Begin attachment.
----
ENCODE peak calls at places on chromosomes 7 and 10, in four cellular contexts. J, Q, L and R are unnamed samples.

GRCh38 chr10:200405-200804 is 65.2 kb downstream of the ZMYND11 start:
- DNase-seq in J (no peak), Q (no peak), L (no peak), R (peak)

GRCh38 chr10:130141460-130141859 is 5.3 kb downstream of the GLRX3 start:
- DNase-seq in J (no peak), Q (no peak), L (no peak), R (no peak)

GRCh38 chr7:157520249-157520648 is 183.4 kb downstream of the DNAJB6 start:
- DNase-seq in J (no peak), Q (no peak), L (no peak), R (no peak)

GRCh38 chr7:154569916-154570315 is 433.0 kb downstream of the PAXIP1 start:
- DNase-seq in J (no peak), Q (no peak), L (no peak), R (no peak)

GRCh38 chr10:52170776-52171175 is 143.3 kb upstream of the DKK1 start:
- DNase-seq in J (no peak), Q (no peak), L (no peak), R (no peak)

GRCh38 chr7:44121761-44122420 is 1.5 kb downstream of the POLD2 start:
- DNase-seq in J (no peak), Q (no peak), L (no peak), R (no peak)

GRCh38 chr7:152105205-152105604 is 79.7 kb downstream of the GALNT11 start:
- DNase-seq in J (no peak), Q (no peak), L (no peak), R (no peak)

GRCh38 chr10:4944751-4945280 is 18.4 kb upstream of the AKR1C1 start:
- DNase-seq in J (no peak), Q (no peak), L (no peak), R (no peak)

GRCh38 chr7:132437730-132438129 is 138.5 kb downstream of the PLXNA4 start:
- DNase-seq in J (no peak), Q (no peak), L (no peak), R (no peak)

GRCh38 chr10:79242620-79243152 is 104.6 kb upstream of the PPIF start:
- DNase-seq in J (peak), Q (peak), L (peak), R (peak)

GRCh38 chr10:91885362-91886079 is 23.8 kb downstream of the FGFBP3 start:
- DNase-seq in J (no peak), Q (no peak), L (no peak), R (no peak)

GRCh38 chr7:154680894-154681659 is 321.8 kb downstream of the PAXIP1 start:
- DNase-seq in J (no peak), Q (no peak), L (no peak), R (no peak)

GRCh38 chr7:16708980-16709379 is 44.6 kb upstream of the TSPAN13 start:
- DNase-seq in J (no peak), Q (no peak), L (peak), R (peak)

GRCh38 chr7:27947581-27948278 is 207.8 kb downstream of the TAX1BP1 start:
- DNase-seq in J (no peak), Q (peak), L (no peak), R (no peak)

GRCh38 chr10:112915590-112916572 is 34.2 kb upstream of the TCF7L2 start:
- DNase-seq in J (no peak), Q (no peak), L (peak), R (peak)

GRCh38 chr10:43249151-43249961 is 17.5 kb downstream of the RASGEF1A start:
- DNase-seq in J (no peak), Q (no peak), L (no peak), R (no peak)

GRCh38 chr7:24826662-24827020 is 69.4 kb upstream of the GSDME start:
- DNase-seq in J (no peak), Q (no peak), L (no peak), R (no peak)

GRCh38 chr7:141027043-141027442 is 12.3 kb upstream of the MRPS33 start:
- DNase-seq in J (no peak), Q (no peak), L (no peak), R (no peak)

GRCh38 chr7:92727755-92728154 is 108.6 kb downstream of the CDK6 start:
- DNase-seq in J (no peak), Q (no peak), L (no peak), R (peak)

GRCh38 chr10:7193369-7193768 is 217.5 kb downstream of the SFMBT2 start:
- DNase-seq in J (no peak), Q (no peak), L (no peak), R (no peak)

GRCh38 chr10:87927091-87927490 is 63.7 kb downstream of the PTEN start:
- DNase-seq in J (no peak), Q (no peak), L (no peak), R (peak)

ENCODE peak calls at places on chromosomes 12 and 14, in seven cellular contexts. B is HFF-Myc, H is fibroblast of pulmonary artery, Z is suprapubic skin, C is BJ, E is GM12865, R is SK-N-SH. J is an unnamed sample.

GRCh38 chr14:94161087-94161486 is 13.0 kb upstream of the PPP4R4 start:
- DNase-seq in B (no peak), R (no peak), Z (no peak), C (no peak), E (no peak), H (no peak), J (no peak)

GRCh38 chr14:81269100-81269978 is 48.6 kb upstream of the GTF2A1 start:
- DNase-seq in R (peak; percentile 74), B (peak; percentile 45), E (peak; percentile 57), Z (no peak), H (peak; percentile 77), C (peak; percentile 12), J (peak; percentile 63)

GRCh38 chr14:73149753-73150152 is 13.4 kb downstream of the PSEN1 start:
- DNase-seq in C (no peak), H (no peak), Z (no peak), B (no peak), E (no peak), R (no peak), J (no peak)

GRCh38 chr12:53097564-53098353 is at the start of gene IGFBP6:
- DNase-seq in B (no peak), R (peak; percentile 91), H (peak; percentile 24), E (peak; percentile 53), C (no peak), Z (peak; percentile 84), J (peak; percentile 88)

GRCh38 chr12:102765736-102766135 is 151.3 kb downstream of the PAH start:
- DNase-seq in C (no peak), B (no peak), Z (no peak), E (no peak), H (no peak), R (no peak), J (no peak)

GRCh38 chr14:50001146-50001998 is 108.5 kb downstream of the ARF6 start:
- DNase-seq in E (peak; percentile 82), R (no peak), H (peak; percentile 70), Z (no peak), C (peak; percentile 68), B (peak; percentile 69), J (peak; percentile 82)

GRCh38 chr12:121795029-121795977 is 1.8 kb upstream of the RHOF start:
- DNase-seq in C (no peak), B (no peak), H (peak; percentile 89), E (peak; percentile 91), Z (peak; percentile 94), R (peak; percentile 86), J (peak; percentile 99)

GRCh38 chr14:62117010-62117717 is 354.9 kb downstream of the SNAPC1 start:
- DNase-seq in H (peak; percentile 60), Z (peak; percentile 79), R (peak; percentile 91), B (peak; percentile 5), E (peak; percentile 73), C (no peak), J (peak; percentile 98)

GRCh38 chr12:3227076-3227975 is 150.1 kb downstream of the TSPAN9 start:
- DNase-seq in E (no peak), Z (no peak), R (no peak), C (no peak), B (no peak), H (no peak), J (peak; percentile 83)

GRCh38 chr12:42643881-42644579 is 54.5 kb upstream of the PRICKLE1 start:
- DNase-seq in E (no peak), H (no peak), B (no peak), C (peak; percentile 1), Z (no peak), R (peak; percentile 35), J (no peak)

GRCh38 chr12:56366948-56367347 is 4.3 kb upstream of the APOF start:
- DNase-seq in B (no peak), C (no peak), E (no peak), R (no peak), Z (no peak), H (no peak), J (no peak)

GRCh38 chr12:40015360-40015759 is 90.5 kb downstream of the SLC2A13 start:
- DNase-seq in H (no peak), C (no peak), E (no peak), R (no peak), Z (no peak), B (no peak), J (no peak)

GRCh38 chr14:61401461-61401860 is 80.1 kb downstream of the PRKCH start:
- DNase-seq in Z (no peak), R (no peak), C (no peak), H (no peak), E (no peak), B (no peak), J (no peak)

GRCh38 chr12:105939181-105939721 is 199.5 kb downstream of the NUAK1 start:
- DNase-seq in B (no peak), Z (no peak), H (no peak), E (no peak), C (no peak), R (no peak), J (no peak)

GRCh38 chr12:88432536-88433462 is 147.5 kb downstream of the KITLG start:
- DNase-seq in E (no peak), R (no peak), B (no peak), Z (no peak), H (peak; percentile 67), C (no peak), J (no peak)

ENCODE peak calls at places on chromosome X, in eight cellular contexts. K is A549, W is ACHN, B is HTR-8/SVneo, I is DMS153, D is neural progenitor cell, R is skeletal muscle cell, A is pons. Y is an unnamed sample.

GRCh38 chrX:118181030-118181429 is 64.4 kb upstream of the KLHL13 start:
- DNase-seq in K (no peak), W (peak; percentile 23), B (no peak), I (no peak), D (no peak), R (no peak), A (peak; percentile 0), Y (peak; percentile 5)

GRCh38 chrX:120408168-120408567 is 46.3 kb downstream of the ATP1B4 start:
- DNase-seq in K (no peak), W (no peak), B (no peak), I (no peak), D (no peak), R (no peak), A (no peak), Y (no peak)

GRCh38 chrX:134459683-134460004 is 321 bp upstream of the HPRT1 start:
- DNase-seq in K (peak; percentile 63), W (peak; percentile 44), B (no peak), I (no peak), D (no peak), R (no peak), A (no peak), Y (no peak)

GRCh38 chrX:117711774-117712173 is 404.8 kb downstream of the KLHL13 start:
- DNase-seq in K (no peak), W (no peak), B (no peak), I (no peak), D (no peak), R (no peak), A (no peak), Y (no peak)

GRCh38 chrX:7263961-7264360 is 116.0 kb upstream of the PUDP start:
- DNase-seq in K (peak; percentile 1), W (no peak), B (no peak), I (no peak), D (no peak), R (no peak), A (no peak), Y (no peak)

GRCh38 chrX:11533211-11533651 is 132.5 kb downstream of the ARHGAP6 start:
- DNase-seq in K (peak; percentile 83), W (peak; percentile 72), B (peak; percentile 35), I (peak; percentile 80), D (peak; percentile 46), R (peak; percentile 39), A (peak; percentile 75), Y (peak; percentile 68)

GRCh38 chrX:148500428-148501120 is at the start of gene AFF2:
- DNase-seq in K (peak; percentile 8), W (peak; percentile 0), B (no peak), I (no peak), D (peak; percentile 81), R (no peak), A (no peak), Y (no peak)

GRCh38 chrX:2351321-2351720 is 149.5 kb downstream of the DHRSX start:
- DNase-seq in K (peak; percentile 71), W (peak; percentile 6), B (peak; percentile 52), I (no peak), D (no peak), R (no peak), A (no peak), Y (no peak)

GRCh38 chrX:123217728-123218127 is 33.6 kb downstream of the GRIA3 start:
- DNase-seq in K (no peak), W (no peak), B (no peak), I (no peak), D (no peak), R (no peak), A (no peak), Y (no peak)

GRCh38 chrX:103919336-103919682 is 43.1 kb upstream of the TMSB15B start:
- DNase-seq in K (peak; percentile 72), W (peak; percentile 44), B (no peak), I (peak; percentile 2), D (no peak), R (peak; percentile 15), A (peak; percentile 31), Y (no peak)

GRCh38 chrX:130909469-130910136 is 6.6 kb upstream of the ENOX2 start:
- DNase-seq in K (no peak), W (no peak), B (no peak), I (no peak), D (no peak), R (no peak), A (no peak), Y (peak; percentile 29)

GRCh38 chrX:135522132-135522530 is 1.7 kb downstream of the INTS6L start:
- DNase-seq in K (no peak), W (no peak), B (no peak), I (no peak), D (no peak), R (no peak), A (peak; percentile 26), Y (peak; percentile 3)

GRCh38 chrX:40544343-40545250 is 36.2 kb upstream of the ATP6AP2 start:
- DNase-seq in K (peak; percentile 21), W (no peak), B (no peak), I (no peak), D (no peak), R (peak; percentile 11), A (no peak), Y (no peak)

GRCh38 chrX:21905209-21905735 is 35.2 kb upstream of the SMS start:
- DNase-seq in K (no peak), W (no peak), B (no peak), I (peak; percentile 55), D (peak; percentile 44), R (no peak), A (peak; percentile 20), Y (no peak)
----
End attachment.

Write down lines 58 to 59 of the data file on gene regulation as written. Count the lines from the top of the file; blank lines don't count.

- DNase-seq in C (no peak), B (no peak), H (peak; percentile 89), E (peak; percentile 91), Z (peak; percentile 94), R (peak; percentile 86), J (peak; percentile 99)

GRCh38 chr14:62117010-62117717 is 354.9 kb downstream of the SNAPC1 start: